« Journalist's FOIA secures war wound info | Main | FEC case against Larry Craig still ticking »

March 28, 2013

What GOP once said about DOMA

#Scotus Justice Elena Kagan drew gasps in #DOMA arguments Wednesday, when she quoted from the House report that voiced "moral disapproval" of homosexuality. The visceral reaction in the courtroom to what now sounds like an archaic phrase suggested how public sentiment may have changed.

So imagine how the Supreme Court audience would have reacted to a recitation from the July 11-12, 1996 House of Representatives debate on the Defense of Marriage Act. Here, from the Congressional Record transcript, are a few  highlights that indicate the flavor of the bill's supporters:

Henry Hyde, R-Ill.The homosexual movement has been very successful in intimidating the psychiatric profession. Now people who object to sodomy, to two men penetrating each other are homophobic. They have the phobia, not the people doing this act. That is a magnificent accomplishment for public relations.

Bob Barr, R-Ga.: We have a basic institution, an institution basic not only to this country's foundation and to its survival but to every Western civilization, under direct assault by homosexual extremists all across this country, If we were to succumb to the homosexual extremist agenda on the other side, and this is part of a plan, then we would be the first country to do so. ,,,The very foundations of our society are in danger of being burned. The flames of hedonism, the flames of narcissism, the flames of self-centered morality are licking at the very foundations of our society: the family unit.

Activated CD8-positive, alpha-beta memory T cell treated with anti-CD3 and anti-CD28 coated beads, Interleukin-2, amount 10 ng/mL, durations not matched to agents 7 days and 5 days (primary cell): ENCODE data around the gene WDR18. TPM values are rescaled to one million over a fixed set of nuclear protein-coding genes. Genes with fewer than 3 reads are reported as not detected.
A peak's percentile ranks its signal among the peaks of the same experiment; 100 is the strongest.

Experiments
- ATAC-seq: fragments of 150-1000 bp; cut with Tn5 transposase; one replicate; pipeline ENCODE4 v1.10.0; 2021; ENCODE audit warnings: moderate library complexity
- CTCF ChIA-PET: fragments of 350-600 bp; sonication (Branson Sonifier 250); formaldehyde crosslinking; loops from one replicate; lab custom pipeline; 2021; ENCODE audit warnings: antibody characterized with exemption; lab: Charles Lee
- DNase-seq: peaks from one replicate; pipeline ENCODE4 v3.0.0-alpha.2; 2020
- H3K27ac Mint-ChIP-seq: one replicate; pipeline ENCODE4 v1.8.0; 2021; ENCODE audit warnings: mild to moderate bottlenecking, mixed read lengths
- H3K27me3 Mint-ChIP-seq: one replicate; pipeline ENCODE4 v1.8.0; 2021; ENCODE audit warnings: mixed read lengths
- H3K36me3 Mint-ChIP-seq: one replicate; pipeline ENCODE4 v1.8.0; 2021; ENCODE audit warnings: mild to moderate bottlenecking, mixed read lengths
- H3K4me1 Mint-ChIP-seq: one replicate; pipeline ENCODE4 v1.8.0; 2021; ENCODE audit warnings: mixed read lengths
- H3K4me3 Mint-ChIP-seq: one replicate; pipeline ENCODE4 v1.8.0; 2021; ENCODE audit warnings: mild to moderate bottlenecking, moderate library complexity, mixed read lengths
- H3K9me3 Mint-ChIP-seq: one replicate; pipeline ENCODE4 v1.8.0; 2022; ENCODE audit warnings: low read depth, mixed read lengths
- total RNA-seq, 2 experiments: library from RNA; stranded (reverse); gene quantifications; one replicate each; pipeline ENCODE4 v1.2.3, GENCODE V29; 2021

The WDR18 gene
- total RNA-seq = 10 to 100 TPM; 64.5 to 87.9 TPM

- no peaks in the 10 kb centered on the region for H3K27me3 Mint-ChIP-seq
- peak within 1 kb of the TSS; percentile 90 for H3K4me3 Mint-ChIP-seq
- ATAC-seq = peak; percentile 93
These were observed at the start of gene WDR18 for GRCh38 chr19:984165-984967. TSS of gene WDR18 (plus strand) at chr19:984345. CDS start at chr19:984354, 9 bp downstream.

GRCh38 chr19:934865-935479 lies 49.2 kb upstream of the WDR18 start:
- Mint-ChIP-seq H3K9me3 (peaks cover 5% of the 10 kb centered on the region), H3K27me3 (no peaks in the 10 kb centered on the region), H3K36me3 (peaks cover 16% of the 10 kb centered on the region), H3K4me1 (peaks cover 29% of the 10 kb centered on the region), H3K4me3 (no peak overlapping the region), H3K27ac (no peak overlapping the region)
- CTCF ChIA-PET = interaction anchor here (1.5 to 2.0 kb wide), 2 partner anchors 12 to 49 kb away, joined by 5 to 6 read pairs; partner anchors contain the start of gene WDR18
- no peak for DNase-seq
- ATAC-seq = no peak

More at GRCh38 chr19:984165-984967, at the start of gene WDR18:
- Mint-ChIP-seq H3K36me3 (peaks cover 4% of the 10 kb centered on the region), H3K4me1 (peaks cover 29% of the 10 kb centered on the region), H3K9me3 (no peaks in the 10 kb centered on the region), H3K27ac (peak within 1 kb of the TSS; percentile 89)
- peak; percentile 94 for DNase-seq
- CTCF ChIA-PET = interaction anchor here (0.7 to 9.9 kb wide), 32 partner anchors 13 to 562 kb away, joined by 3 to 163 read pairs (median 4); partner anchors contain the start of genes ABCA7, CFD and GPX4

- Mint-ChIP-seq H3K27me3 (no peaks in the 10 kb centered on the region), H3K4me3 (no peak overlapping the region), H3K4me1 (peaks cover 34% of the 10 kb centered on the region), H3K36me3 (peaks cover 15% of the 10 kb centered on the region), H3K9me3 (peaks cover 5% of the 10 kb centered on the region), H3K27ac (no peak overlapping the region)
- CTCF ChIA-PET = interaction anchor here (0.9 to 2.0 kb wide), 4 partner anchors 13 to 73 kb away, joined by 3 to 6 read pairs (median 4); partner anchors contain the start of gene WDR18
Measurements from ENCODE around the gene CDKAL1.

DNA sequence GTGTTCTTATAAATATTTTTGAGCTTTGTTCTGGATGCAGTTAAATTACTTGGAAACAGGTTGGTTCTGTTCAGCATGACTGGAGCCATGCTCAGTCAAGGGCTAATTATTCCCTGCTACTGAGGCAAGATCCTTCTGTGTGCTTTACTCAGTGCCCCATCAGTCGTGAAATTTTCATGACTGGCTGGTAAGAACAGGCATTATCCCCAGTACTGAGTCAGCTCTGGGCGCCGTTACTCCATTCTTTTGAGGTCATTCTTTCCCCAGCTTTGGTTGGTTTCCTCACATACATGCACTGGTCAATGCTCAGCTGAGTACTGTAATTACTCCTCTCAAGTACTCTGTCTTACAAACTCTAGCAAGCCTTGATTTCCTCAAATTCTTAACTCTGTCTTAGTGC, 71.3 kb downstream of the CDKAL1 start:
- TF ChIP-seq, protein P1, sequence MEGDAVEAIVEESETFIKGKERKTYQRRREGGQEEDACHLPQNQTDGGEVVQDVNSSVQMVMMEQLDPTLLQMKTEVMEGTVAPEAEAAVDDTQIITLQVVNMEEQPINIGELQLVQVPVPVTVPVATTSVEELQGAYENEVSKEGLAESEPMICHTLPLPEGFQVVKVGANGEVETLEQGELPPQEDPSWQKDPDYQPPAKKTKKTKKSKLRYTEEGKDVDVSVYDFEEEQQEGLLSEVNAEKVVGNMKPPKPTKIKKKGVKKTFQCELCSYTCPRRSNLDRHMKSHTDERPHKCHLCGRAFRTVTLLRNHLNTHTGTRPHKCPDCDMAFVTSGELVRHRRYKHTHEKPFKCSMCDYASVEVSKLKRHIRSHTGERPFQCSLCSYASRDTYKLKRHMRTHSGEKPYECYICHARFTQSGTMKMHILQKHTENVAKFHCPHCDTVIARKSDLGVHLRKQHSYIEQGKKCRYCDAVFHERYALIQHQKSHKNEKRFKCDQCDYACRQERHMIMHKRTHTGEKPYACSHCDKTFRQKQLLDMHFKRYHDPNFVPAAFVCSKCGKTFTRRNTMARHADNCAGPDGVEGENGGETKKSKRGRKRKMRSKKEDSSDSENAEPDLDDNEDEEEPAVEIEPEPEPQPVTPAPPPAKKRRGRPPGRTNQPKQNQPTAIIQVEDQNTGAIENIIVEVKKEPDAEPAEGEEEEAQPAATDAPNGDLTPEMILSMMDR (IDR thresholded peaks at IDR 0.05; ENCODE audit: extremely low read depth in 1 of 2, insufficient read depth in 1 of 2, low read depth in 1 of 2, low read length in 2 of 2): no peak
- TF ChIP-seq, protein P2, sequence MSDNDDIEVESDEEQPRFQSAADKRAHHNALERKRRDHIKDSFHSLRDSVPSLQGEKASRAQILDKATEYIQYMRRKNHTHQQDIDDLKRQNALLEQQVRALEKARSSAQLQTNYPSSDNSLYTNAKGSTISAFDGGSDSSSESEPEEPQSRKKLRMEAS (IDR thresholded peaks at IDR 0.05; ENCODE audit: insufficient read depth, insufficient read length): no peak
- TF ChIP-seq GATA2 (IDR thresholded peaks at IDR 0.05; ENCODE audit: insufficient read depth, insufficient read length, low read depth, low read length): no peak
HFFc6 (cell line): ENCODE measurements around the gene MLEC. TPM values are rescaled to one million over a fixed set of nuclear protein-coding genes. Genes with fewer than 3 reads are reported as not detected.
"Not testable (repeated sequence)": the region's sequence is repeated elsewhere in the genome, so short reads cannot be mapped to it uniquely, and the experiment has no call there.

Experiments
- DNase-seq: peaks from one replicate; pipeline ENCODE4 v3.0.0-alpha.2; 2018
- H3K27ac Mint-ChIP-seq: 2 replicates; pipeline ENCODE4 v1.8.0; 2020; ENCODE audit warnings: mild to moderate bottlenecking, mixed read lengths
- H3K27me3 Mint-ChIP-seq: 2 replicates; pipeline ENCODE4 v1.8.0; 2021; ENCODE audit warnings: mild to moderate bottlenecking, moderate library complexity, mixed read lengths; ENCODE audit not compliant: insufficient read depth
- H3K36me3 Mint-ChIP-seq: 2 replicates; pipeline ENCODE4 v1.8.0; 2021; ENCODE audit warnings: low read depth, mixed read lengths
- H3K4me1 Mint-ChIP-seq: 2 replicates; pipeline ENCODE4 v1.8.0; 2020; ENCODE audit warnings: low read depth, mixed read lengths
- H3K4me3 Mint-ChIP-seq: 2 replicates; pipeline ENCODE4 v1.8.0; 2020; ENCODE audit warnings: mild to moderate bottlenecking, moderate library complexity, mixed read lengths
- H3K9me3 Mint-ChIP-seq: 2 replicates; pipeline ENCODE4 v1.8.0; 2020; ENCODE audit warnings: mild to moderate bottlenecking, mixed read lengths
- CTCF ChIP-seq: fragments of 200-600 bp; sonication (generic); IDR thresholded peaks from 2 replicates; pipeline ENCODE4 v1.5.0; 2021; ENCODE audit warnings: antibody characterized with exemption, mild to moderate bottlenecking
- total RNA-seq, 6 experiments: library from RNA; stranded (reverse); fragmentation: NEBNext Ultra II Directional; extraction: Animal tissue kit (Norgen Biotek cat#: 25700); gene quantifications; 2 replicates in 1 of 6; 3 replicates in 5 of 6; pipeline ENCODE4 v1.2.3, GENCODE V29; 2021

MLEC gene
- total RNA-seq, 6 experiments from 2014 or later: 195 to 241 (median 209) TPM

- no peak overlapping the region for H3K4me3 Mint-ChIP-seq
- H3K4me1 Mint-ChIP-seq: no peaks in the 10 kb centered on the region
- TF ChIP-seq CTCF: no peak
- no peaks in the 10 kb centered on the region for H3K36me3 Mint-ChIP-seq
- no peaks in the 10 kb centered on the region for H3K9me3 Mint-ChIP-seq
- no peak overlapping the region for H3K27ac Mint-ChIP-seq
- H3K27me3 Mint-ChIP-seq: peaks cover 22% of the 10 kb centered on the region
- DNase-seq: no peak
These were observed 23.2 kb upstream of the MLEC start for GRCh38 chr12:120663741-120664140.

Bob Dornan, R-Calif.: This is a defining issue. I did not believe when I came here 20 years ago we would ever be discussing homosexuals have the same rights as the sacrament of holy matrimony, and I predict, that within 3 or 4 years we are going to be discussing pedophilia only for males.

Martin Hoke, R-OhioThe fact is that we legislate morality on a daily basis. It is through the law that we as a nation express the morals and the moral sensibilities of the United States, and what is morality except to decide what is right and what is wrong? That is what morality is all about.

Steve Largent, R-Okla.  First, we need to step back from trees and look at the forest and try to take a long view of our culture, and we can look at history and show that no culture that has ever embraced homosexuality has ever survived.

Charles Canady, R-Fla.: I believe that the traditional family structure--centered on a lawful union between one man and one woman--comports with nature and with our Judeo-Christian moral tradition. It is one of the essential foundations on which our civilization is based....Our law should embody an unequivocal recognition of that fundamental fact. Our law should not treat homosexual relationships as the moral equivalent of the heterosexual relationships on which the family is based. That is why we are here today.